The lack of rain has been both good and bad for Southwest Florida.
It’s good because Lake Okeechobee levels have receded several feet in the past six months, and that helps reduce the chances of large-scale releases during the blue-green algae season.
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It’s bad, though, because local wetlands are drying up, and it could lead to water shortages for people living on well water if the rainy season doesn’t kick in soon.
“Any day now would perfect,” said Calusa Waterkeeper John Cassani, when asked when he’d like to see start of daily rains. “I’m seeing an extended dry season that a lot of people might define as a drought right now. I’m starting to see some wetlands drying out, and I don’t want my well to go dry.”
The National Drought Mitigation Center at the University of Nebraska-Lincoln reports that all of Southwest Florida is abnormally dry and that the eastern half of Collier County and parts of Monroe are in a moderate drought.
May 15 is the historic average of the beginning of daily rains and is considered the start of the rainy season, although significant precipitation may not arrive here until June.
Cassani said the rains, when they come, will wash pollution off the landscape that has built up over the dry season.
It’s called the first-flush effect, and it happens every summer.
“The downside is typically the longer the drought, the worse the first flush of the season will be in terms of pollutant loading,” Cassani said. “We get 90% of the pollutants with the first 10% of runoff. So we’re not talking about natural ecosystem anymore. We’re talking about a built environment.”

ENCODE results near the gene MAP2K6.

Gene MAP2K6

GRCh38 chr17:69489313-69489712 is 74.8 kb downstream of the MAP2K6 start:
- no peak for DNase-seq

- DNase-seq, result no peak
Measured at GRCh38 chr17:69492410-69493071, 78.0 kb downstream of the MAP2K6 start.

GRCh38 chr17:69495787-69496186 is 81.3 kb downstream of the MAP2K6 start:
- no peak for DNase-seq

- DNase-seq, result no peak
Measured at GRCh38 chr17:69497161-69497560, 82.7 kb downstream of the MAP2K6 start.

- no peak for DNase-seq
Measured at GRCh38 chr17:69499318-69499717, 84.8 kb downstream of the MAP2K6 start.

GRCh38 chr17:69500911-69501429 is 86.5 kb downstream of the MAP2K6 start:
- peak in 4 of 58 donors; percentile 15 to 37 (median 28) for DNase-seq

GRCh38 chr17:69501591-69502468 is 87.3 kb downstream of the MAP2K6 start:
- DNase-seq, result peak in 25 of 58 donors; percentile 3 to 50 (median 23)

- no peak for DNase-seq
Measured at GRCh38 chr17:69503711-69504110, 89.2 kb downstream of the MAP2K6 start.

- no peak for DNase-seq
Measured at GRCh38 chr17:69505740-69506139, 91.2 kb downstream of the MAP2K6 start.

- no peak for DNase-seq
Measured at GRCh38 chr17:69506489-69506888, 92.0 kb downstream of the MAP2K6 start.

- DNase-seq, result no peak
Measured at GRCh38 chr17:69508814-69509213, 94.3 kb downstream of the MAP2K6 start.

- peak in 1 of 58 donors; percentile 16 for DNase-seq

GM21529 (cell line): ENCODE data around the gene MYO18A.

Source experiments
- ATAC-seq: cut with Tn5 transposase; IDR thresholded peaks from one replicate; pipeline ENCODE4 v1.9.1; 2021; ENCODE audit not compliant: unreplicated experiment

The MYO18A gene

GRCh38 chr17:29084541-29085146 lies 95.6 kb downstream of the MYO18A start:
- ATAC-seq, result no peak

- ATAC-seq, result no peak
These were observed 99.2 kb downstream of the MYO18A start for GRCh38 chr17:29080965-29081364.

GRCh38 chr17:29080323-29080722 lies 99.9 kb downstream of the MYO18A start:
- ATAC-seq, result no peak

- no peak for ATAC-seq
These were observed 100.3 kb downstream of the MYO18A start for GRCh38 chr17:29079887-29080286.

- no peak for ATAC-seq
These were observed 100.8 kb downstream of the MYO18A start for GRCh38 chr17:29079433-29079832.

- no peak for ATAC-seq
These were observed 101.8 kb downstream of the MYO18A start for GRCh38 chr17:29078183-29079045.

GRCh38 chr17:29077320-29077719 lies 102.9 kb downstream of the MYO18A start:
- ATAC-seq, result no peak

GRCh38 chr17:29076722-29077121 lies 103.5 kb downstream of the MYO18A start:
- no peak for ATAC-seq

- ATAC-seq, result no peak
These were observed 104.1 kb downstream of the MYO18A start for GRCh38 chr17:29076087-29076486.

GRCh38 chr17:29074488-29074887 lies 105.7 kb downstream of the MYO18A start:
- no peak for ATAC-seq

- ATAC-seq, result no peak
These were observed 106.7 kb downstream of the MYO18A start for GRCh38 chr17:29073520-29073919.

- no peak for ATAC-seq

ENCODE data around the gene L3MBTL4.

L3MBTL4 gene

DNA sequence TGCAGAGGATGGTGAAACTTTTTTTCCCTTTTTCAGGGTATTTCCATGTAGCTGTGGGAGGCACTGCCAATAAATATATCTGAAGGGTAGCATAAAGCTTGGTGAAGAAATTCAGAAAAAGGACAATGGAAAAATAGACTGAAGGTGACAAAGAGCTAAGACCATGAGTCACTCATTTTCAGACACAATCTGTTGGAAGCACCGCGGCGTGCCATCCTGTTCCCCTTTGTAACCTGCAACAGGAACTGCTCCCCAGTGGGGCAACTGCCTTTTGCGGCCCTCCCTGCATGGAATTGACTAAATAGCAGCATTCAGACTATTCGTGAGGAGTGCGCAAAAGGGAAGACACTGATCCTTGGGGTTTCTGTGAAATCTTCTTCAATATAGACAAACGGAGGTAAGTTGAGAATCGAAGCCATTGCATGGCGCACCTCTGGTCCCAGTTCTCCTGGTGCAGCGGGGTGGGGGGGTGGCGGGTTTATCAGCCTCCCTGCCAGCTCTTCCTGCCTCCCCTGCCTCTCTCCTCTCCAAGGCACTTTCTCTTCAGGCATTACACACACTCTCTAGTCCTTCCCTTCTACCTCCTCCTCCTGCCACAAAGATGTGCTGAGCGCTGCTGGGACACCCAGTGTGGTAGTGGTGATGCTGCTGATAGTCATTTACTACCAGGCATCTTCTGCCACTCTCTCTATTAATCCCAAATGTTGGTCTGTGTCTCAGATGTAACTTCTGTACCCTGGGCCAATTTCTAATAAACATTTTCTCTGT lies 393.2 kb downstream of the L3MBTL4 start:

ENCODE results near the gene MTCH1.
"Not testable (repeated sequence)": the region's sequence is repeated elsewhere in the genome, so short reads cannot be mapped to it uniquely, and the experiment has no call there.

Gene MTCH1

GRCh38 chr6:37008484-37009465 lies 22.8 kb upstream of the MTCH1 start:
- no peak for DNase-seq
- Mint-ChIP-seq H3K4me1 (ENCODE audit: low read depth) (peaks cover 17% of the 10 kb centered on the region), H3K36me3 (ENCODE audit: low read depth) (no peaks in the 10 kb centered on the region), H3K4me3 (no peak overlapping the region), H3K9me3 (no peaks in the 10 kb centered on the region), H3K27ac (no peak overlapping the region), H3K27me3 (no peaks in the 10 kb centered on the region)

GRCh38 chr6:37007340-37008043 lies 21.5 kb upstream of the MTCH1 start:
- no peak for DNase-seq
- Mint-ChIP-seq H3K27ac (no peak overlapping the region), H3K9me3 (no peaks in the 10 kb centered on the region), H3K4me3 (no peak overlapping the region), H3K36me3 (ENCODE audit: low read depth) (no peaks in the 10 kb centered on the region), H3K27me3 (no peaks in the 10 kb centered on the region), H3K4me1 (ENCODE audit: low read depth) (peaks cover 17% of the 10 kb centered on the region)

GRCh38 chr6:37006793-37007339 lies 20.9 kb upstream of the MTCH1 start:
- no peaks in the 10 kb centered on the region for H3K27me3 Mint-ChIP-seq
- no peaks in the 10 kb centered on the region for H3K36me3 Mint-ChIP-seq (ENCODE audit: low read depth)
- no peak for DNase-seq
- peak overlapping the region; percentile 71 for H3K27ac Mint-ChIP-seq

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The dry pattern will end.
The National Oceanic and Atmospheric Administration, or NOAA, is calling for above-average rain between now and August, according to its latest reports.
But the short-term forecast is for dry conditions.
“(Chances are) slim really,” said National Weather Service meteorologist Paul Close. “Maybe over the weekend there will be a shower or thunderstorm. Hopefully we’ll see some rain this weekend because some people haven’t had rain in four or five weeks.”
Close said there’s nothing strange about this dry season, that the daily rainfall patterns start at different times each summer.
“In 1998 it took until the end of June,” Close said. “Every year is different. That was after a real wet El Nino, but then it dried out and it wasn’t good. It rained on June 8 but really didn’t get going until the third week of June.”
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Close said a high pressure ridge is keeping rain clouds from developing over our area.
The dry conditions have also contributed to recent wildfires, mostly in rural areas well away from the coast.
A late start to the rainy season would continue to help with Lake Okeechobee levels, which have been elevated for the past six months.
High levels during the summer months can pose a threat to the Caloosahatchee River and its estuaries if large volume releases from the polluted lake are needed, which is often the case when a large storm or hurricane is threatening South Florida or the Kissimmee area.
“May is historically a transition month and can be wet or dry,” Col. Andrew Kelly of the U.S. Army Corps of Engineers said. “A few more weeks of dry weather would be welcome news, and the current forecast seems to give us a good chance at getting that dry weather.”
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